The introversion of croutons


It think this might be the best thing I ever found on the internet. It could even be that which completely sums me up, written by someone who’s a complete stranger, but somehow linked to me by quantum entanglement via the universe. It’s like I got a calling card from a kindred spirit, somewhere out there in the Heart of Gold. I almost don’t want to know any more about this person, but sometimes someone just hits you, like the introversion of croutons on Twitter:



I have no idea whose the simple surrealist voice is, and I don’t want to know. It’s another human, being human, or an alien being human. Or an alien being alien, or a human being alien. I don’t need to know this person, because they’re somehow telepathic through that universal link.

I’d like to know them though, because they made a difference. If I share it here, others might see it, and maybe even get it, if they think about it.

None of us are any stranger than another. We’re all the same, with differences which make us unique.

3 thoughts on “The introversion of croutons

  1. You are too kind…

    That was – at best – an attempt by me to see inside my own head. It’s something I can’t really do without others, whether they be a psychologist (as opposed to psychiatrist), or you, as in you, my reader(s). Sometimes I see something and it hits me. It could be something beautiful, which stirs my Stendhal Syndrome (not medically-recognised), or Pseudobulbar effect (a psychological disorder). Or it might be something so deeply amusing (to me) that it makes me laugh inside the body of the face which rarely smiles, except in irony.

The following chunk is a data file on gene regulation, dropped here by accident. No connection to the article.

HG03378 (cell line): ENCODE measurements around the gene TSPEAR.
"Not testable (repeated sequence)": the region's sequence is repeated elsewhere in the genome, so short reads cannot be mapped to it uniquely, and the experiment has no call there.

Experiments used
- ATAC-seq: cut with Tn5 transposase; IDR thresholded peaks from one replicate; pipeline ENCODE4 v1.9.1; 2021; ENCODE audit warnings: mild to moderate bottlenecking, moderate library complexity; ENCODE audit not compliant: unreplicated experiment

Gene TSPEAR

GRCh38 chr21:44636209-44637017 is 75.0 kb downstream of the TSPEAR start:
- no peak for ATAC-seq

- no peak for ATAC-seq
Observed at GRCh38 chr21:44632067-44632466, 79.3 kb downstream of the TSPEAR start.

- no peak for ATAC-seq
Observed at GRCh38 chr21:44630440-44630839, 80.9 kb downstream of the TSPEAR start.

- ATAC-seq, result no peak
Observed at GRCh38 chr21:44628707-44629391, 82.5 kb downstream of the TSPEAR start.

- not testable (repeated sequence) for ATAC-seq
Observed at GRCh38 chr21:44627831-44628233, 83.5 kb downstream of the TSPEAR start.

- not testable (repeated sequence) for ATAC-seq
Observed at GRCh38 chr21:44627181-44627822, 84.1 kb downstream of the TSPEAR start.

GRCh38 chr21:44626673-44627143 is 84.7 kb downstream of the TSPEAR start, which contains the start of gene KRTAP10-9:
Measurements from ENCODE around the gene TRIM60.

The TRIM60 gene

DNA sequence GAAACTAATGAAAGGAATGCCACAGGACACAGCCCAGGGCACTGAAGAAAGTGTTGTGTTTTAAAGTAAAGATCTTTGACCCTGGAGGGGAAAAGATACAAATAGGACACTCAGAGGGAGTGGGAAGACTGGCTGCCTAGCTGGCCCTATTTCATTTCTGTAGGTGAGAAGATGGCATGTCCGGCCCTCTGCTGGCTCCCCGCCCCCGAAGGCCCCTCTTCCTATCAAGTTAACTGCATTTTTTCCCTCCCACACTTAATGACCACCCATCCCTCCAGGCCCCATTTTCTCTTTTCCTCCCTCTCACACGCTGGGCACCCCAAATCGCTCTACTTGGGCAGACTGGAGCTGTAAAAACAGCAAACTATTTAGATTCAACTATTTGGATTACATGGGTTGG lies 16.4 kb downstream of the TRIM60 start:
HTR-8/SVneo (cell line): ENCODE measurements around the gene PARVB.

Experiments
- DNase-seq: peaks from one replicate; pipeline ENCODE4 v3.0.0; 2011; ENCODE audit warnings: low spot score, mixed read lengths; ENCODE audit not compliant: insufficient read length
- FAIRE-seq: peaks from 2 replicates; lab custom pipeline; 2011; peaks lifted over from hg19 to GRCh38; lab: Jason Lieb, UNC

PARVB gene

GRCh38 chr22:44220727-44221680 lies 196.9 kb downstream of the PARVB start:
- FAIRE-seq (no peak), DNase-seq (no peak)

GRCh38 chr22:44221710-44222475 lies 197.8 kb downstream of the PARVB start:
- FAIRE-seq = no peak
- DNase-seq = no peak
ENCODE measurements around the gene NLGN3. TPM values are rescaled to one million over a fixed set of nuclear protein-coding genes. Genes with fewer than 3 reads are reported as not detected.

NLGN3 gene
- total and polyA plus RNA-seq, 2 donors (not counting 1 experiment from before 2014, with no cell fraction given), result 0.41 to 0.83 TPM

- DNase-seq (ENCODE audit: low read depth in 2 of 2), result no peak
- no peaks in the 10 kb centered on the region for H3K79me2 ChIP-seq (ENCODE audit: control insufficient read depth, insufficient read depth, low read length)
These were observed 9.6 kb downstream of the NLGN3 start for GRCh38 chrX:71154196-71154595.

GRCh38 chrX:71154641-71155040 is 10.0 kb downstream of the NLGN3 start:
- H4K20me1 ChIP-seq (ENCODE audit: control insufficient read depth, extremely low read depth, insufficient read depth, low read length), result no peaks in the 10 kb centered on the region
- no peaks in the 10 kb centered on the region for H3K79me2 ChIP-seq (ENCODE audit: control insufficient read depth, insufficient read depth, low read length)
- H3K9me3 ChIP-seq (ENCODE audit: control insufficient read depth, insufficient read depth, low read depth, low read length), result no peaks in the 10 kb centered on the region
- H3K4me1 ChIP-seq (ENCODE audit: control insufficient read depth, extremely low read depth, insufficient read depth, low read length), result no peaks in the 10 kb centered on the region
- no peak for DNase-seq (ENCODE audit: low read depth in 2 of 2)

This crouton thing is so simple, and such a human way of expressing pessimistic suffering, it almost made me do a ‘LOL’. It appeals to my very deep, dark and specific brand of humour: Not typical gallows humour, much more sophisticated; a forum (on Facebook) where depressives can laugh at themselves in the company of others, away from those who could never understand the unique cocktail within each of the individual vessels which contain mental health. Ad campaigns, national and world days are all well and good – usually for a day or so – but it takes one to know one. Pessimist suffering is perhaps a bit self-flaggelation, but it’s in defiance of that which might otherwise take us over from inside.

    Pessimist suffering is not providing triggers, nor encouraging people to harm or kill themselves; it’s about laughing in the face of our own temptation. Pessimist suffering is handing someone a gun and laughing as they wonder if it’s what they really wanted. That group on Facebook is one I’ve found to be full of kindred spirits.

    There are no bad jokes shared among people who still understand the art of humour.

    As for the croutons, I prefer them in soup. ‘Word salad’ is an anagram of ‘A lad sword’ or ‘A slow road’, and I may use that in a future crossword (my cryptic puzzles are now on the blog).

    Liked by 1 person

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